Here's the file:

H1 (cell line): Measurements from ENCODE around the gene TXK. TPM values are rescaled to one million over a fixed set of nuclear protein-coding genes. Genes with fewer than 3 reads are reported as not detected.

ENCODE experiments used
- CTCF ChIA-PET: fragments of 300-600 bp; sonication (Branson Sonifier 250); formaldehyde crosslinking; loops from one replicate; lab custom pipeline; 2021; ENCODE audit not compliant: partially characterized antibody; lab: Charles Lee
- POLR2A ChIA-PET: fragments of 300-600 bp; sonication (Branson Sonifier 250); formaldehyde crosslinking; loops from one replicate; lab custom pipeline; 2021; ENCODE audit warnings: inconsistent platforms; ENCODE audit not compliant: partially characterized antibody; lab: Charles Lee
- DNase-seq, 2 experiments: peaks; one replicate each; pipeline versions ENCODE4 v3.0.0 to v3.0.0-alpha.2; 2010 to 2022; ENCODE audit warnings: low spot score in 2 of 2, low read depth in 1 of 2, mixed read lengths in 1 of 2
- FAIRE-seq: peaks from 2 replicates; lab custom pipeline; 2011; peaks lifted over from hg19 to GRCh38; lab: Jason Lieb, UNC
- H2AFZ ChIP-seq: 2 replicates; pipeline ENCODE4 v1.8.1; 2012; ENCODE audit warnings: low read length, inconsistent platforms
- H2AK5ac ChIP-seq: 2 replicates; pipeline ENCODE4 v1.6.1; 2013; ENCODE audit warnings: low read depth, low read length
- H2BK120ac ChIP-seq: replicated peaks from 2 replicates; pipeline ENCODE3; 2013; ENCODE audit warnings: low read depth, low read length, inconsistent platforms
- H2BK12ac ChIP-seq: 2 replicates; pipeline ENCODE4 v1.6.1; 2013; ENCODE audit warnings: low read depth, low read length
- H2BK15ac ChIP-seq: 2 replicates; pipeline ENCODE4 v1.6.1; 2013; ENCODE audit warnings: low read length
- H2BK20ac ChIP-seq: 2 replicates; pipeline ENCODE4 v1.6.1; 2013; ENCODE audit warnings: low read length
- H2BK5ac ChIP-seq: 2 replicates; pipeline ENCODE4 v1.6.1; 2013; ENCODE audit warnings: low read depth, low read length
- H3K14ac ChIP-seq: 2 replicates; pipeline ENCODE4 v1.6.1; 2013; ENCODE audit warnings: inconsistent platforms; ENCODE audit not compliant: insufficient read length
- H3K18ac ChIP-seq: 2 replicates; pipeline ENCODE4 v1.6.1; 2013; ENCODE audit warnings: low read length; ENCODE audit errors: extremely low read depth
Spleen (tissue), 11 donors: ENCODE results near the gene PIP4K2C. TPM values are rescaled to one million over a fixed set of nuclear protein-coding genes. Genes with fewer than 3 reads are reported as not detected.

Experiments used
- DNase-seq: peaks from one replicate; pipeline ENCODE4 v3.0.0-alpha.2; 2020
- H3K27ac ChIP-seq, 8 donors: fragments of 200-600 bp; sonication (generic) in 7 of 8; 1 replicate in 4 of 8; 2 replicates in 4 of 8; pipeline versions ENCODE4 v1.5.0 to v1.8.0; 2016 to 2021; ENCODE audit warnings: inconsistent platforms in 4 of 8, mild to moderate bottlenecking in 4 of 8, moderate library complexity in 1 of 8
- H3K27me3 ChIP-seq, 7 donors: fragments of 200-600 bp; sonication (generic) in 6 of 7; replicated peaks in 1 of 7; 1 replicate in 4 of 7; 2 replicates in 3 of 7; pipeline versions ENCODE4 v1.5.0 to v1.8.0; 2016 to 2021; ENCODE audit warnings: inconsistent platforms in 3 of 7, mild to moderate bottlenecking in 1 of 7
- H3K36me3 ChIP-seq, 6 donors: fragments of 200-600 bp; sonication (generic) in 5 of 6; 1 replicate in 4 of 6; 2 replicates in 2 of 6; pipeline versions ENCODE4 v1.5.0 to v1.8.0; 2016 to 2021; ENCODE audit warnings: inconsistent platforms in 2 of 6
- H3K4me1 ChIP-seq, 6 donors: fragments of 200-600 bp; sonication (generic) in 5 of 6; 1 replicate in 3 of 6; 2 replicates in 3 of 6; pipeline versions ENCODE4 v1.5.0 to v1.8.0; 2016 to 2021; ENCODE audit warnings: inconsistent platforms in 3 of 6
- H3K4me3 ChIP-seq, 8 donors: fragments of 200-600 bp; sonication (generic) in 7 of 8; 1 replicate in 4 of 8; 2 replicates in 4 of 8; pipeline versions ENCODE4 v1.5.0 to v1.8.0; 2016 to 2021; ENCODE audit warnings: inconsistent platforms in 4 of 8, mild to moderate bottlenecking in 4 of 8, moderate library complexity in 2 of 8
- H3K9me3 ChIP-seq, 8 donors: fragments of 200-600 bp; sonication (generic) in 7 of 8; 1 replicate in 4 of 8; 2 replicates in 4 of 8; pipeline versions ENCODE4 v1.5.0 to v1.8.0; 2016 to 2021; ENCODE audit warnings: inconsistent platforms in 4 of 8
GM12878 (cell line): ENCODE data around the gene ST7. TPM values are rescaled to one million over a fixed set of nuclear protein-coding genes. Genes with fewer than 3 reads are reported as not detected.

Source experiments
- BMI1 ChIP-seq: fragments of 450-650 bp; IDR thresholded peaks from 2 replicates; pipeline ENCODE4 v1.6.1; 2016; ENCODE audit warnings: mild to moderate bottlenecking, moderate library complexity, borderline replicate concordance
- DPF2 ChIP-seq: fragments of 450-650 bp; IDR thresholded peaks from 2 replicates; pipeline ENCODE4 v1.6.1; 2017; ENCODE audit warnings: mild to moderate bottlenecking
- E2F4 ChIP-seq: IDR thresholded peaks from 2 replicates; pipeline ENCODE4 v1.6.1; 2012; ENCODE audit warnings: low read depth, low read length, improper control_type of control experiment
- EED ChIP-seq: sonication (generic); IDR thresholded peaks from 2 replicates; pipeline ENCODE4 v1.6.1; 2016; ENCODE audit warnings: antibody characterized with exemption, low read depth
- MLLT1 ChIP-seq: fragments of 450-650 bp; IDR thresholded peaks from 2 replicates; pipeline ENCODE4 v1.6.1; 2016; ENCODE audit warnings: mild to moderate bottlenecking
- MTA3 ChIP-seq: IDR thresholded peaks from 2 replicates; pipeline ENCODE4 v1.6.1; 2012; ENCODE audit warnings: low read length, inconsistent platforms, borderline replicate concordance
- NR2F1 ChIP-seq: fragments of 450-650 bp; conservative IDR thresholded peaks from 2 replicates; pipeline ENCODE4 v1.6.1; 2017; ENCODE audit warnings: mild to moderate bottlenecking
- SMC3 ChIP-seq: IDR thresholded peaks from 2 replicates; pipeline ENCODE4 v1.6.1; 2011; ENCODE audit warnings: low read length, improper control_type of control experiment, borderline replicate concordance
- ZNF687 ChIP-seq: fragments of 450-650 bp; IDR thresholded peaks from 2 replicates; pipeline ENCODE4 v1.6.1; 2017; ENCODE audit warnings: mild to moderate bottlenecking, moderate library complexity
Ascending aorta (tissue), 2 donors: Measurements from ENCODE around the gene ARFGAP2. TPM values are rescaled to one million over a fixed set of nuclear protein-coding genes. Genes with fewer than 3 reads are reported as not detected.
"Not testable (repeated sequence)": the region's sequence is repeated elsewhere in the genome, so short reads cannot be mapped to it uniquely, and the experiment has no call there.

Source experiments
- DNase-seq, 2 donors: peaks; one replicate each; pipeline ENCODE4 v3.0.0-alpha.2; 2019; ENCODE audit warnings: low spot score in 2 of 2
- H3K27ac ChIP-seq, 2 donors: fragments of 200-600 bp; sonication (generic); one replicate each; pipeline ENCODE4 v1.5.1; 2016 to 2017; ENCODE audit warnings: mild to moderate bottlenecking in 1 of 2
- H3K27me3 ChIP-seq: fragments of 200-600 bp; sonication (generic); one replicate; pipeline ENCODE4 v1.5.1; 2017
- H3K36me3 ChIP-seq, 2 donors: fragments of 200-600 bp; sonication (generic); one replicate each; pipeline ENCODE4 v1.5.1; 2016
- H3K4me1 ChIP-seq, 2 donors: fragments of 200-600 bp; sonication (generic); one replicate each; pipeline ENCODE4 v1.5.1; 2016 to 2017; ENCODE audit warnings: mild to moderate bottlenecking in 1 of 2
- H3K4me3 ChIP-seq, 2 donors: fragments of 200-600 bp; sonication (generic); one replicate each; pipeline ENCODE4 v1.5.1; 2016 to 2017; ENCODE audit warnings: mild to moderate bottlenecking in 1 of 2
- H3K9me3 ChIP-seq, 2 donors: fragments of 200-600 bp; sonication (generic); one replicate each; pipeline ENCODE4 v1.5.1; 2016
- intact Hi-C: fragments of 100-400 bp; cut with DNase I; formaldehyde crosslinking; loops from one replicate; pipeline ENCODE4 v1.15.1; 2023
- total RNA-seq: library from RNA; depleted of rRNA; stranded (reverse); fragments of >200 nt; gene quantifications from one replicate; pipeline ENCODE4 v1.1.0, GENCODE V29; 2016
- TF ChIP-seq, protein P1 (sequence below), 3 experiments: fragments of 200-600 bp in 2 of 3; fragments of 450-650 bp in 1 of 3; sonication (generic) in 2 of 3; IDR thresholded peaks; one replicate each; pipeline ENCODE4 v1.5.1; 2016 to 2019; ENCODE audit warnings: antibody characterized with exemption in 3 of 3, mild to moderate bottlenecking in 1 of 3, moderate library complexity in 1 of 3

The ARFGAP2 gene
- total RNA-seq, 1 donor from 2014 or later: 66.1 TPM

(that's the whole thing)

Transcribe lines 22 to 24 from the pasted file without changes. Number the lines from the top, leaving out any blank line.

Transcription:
- H3K4me1 ChIP-seq, 6 donors: fragments of 200-600 bp; sonication (generic) in 5 of 6; 1 replicate in 3 of 6; 2 replicates in 3 of 6; pipeline versions ENCODE4 v1.5.0 to v1.8.0; 2016 to 2021; ENCODE audit warnings: inconsistent platforms in 3 of 6
- H3K4me3 ChIP-seq, 8 donors: fragments of 200-600 bp; sonication (generic) in 7 of 8; 1 replicate in 4 of 8; 2 replicates in 4 of 8; pipeline versions ENCODE4 v1.5.0 to v1.8.0; 2016 to 2021; ENCODE audit warnings: inconsistent platforms in 4 of 8, mild to moderate bottlenecking in 4 of 8, moderate library complexity in 2 of 8
- H3K9me3 ChIP-seq, 8 donors: fragments of 200-600 bp; sonication (generic) in 7 of 8; 1 replicate in 4 of 8; 2 replicates in 4 of 8; pipeline versions ENCODE4 v1.5.0 to v1.8.0; 2016 to 2021; ENCODE audit warnings: inconsistent platforms in 4 of 8